Next, our Pauline wheeled in a 'steam age' top-loading video and TV. 'We're going to watch a video about two men who were unempl...' She paused awkwardly and cleared her throat. '...out of work, and the new and, if you like, interesting ways they go about finding a job.'

The video's opening music was of a brass band. The main characters were two fat, balding, middle-aged northerners, Dave and Stan. They lived next door to each other in two drab terraced houses. Dave' house was plain looking, but Stan's had been mucked up by trashy fake stone cladding and horrible plastic urns overburdened with flowers.

Scene one opens with both the main characters standing at their front doors.

Dave: Hello Stan.

Stan: Hello Dave, have you found a job yet?

Dave: No, but what can you do?

Stan: Just keep looking, I s'pose.

Dave: Yes, you're right. See you later.

Scene two, and Dave is seated at the kitchen table with his wife, over breakfast. As might be expected, they are eating a heavy fry-up.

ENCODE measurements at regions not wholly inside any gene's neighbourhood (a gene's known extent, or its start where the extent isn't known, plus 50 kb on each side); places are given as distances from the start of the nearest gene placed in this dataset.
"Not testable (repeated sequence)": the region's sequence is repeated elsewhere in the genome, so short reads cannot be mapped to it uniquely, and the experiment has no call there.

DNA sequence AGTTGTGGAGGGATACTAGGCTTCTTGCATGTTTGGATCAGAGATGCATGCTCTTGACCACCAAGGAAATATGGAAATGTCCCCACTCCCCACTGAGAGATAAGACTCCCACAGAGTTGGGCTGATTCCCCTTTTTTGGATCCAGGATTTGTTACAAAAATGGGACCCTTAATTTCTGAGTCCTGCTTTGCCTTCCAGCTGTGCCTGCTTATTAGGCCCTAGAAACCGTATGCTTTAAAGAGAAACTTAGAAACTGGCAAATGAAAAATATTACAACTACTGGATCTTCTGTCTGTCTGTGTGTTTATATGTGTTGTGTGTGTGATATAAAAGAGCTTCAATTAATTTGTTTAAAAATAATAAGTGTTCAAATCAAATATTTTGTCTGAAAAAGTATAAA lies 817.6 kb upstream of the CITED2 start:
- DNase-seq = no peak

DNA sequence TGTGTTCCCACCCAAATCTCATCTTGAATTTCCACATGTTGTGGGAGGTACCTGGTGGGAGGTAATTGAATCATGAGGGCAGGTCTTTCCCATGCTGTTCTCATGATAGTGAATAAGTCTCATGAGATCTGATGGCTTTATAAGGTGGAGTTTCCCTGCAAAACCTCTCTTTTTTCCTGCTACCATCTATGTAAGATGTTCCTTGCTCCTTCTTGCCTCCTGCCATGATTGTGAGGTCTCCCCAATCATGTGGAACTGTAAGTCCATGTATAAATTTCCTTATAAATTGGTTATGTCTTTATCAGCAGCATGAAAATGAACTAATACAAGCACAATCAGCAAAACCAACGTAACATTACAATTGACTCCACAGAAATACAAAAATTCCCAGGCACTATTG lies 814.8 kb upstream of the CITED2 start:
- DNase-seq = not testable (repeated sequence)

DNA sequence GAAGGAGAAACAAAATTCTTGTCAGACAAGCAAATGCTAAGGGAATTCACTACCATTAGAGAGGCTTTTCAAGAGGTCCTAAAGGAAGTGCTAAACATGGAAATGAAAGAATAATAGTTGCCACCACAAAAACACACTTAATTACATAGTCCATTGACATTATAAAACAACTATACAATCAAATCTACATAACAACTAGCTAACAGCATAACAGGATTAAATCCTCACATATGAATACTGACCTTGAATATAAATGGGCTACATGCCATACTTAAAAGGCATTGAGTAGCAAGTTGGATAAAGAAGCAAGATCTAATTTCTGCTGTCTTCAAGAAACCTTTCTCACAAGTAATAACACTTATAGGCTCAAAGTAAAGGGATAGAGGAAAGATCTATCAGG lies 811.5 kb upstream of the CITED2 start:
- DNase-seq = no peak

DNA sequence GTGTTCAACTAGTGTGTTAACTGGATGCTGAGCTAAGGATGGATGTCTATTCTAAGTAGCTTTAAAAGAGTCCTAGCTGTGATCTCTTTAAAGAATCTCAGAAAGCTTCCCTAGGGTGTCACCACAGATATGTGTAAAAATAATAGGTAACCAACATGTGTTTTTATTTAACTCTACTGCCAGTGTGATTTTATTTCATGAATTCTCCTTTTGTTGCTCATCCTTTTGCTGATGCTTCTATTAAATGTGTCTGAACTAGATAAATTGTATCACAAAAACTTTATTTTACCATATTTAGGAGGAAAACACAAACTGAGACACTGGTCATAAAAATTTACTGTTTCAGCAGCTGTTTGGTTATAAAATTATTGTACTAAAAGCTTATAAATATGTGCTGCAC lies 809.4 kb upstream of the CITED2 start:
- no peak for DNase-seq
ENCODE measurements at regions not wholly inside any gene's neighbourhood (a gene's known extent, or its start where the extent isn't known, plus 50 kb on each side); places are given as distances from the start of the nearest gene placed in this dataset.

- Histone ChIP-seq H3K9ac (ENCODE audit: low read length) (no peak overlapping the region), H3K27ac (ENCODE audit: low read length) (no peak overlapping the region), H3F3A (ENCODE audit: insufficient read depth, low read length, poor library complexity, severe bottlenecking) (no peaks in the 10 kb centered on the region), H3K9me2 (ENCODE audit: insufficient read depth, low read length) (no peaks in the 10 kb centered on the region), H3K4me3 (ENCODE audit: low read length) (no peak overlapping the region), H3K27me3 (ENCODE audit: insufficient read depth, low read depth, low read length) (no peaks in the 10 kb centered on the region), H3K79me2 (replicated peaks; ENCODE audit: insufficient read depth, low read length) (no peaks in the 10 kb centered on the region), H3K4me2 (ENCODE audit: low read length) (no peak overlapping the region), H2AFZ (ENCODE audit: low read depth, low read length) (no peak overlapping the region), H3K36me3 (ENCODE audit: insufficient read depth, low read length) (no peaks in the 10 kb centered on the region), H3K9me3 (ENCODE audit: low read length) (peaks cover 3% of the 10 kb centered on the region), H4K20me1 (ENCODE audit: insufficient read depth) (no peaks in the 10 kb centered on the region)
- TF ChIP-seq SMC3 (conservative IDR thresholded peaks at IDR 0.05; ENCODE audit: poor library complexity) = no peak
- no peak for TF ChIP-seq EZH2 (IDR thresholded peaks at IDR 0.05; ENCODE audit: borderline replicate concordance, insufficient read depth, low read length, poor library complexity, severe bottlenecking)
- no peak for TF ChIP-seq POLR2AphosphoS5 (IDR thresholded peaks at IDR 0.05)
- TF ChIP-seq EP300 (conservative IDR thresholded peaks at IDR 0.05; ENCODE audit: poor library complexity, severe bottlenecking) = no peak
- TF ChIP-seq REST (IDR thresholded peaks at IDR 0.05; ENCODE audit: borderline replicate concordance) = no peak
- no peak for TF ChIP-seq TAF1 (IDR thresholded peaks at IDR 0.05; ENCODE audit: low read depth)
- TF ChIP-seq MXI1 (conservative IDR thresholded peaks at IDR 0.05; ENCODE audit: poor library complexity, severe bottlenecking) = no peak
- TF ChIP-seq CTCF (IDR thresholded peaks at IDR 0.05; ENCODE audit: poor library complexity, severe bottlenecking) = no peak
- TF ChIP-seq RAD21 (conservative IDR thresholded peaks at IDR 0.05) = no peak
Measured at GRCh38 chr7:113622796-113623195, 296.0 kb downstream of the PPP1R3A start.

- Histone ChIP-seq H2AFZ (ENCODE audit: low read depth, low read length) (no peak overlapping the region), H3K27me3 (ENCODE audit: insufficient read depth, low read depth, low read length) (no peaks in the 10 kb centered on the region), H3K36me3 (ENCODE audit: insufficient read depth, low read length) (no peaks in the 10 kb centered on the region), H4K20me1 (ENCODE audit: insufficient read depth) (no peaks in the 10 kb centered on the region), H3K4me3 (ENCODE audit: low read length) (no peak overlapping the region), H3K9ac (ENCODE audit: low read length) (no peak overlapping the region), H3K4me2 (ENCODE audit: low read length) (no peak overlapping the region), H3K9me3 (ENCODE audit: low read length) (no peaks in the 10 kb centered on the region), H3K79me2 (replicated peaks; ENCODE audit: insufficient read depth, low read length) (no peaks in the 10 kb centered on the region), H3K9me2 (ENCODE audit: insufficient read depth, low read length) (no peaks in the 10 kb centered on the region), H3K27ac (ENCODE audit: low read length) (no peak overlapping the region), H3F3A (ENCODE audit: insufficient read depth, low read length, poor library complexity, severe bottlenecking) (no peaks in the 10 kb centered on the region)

Mrs Dave: I wish you'd get a job luv! Have you tried any of these in the Chronicle?

Scene three sees Stan and his wife in their kitchen. She's making the tea in a subservient manner, whilst Stan is planting some flowers into pots.

Mrs Stan: Oh I do wish you'd get a job luv. It'd be nice if you could do something you'd really like and enjoy. What are you good at?

Stan: Erm... well, err, gardening I s'pose, luv.

Mrs Stan: Don't you remember there's a new garden centre opening up the road, why not give 'em a try?

Cue Stan getting the Garden Centre's number from the bang-up-to-date Yellow Pages. He phones up, explaining his gardening skills and is immediately offered an interview, the details of which he carefully notes on a piece of paper next to the phone.

Meanwhile, hapless Dave, suitably dressed in duffle coat, flat cap and with fag hanging out of his mouth, is phoning about a job ad in the local paper. He's using the public pay phone in a greasy spoon. Trying to take down a name and address, he realises he's got no pen and borrows one from a waitress who just happens to be passing, holding the pen towards him at 45 degrees. Having nothing to write on, he uses the wall. Yes, the wall!